mainstream-mediaOne of the you-betcha-surefire Pundit strategies is that when something is getting a lot of heat, like the current flap over Google dropping Google Reader, you can get a lot of attention by disagreeing with the crowd.  You want to do so in the most colorful possible way, in fact.  It’s a common form of link baiting and mild trollership.  So long as all that’s happening is they’re family the flames of emotion for their own benefit and to gain attention, I couldn’t care less.  But, along with this behavior, comes the risk that someone will actually take some of what’s said seriously and be confused about it.  That’s to be avoided.  Hence my list of 6 ways the Pundits are confused about Google Reader and RSS:

1.  Just use Twitter

There are so many problems with Twitter as a replacement for Google Reader that I’ll only list a few of the most important:

-  You can only search 140 characters when looking for meaning, whereas with RSS/Reader you get to search the title and the full contents of a blog post.

-  The signal to noise ration on Twitter is terrible.  Save one silly article where the ZDNet writer said he had failed to organize his RSS feeds but had very carefully tended to his Twitter followings, this is not something many disagree with.  Twitter is overrun by chittering twirping bots.

-  What signal that does exist on Twitter is largely coming from people who use RSS Readers to curate what they pass along.

-  Twitter is the poster child of a company that frequently upsets and destroys its ecosystem in its own self-interest.  If you think that is bad while it’s been private, just wait until it is under the publicly traded spotlight to show growth to sustain its ridiculous multiples.  Why would you trust that whatever you value about Twitter has any permanence at all?  Particularly after watching the Google Reader-you-are-products-not-customers drama unfold?  As the saying goes, fool me once…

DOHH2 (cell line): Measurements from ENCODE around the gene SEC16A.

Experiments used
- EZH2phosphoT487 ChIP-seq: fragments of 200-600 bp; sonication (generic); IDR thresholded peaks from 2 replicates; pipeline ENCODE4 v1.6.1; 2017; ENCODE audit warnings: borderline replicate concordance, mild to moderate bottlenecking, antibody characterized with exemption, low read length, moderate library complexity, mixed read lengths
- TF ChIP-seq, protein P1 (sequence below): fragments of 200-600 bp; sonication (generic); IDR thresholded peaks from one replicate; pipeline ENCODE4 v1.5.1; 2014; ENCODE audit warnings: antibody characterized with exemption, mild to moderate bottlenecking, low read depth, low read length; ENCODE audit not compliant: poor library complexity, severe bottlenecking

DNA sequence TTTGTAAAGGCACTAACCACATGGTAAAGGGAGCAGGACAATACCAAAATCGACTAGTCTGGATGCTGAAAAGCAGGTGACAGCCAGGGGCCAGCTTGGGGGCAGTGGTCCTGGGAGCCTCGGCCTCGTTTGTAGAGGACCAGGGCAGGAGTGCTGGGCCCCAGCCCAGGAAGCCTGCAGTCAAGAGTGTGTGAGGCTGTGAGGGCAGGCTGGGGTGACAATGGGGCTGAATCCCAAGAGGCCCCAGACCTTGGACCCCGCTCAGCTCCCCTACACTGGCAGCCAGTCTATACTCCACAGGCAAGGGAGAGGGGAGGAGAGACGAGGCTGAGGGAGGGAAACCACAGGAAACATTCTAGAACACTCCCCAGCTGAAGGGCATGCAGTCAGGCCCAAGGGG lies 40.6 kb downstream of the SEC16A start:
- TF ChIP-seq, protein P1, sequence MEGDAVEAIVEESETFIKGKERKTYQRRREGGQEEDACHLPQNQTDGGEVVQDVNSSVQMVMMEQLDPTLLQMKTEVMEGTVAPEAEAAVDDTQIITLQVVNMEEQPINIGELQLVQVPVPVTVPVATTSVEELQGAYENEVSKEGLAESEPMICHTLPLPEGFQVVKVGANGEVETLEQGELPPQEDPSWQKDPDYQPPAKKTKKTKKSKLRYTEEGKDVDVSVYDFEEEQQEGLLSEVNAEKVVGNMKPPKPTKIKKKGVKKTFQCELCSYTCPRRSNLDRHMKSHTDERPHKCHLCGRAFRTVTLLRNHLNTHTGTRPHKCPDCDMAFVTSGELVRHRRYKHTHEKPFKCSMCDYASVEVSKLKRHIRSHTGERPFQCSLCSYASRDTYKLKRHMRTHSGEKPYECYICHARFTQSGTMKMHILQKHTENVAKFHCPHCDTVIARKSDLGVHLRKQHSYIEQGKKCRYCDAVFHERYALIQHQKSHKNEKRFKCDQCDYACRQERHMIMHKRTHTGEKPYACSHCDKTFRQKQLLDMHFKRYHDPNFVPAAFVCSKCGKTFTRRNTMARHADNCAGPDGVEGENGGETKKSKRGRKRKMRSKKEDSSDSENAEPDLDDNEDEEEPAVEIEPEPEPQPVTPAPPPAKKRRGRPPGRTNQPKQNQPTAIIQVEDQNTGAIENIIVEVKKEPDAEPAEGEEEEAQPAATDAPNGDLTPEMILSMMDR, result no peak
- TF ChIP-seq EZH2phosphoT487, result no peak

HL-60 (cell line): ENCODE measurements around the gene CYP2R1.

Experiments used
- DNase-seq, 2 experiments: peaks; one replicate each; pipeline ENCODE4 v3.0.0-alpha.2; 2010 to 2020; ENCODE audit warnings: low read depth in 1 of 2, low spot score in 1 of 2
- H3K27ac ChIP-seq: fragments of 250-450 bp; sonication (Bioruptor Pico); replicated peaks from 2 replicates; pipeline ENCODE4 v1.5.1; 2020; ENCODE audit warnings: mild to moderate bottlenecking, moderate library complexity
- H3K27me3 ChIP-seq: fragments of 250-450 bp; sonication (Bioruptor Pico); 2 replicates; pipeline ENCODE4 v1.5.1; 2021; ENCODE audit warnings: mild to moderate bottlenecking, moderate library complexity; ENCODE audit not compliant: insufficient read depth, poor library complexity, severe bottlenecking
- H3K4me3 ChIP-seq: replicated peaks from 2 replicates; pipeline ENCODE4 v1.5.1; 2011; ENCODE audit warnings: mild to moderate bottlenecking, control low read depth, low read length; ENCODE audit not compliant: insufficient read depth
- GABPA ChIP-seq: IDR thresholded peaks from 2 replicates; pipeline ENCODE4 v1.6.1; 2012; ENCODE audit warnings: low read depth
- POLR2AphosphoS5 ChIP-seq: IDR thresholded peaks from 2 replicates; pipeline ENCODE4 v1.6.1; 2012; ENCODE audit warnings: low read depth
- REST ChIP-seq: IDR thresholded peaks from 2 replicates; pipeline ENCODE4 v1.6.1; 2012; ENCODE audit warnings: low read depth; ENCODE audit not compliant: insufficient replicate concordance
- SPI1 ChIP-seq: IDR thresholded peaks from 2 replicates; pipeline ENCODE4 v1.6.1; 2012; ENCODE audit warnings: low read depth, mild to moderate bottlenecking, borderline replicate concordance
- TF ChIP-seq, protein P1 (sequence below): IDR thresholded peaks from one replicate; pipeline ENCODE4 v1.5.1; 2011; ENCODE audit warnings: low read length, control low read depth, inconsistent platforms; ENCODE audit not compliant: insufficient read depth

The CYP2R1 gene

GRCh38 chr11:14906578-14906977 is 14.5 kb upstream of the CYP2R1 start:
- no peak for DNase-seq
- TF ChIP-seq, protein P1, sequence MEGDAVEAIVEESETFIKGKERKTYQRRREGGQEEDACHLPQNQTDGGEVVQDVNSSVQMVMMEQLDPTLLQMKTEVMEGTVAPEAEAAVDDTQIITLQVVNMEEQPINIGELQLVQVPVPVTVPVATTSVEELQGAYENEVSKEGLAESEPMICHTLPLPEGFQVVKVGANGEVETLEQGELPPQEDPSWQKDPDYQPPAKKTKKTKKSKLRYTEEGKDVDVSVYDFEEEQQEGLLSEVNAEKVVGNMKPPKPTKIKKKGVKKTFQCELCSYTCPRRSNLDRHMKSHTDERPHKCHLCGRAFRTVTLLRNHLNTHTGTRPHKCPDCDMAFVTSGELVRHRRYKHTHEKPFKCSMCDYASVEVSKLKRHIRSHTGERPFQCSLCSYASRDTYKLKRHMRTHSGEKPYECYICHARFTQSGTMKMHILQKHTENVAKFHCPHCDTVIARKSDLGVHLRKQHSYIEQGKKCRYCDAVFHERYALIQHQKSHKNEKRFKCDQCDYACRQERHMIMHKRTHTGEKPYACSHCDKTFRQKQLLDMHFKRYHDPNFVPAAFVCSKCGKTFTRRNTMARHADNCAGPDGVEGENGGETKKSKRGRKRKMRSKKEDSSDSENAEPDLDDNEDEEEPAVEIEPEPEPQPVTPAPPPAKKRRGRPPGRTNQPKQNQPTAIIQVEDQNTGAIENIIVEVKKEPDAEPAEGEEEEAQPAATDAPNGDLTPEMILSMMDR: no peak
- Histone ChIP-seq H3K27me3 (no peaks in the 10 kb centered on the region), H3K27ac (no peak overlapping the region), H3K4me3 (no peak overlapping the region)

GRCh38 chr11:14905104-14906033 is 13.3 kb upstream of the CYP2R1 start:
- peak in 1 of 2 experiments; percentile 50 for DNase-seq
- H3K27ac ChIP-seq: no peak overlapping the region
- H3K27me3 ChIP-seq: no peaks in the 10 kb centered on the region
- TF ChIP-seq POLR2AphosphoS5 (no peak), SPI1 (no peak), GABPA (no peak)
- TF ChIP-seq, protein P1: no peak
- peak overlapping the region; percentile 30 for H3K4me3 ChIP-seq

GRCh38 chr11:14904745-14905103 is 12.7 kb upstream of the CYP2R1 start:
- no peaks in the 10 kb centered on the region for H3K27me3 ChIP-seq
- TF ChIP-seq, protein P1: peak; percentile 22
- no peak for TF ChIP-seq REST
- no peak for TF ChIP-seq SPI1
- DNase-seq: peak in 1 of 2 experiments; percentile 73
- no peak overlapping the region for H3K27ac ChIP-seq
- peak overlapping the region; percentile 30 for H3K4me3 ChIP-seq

-  Twitter has all the problems of the River of News Metaphor, which is next up.

2.  The River of News is a Better Metaphor

I can’t avoid addressing the “River of News” metaphor when RSS inventor Dave Winer says that’s the better mousetrap and when so many who prefer Twitter think they want the River of News.

My problem with the River of News is not that it isn’t a good metaphor.  Rather it’s that Google Reader could function just fine as a River of News (you don’t have to care about unread vs read or put anything in folders, just reader the latest arrivals as you wish) and that the River of News doesn’t solve the problem Google Reader is ideally suited for.  More on that problem below, but right here, let’s focus on what problem the River of News does solve.  It’s the problem of Finding Something Current of Interest Right Now.  That’s a useful problem to solve for many people.  If you just want to be on top of the latest industry gossip so you don’t feel silly at lunch, it works.  If you just need to kill a little time and want to learn something new, it works.  However, if you actually want to solve the Real Problem that Google Reader was the best at solving, the River of News is useless.  The River of News is what True Google Reader Users spent their time trying to get past.  Let me illustrate.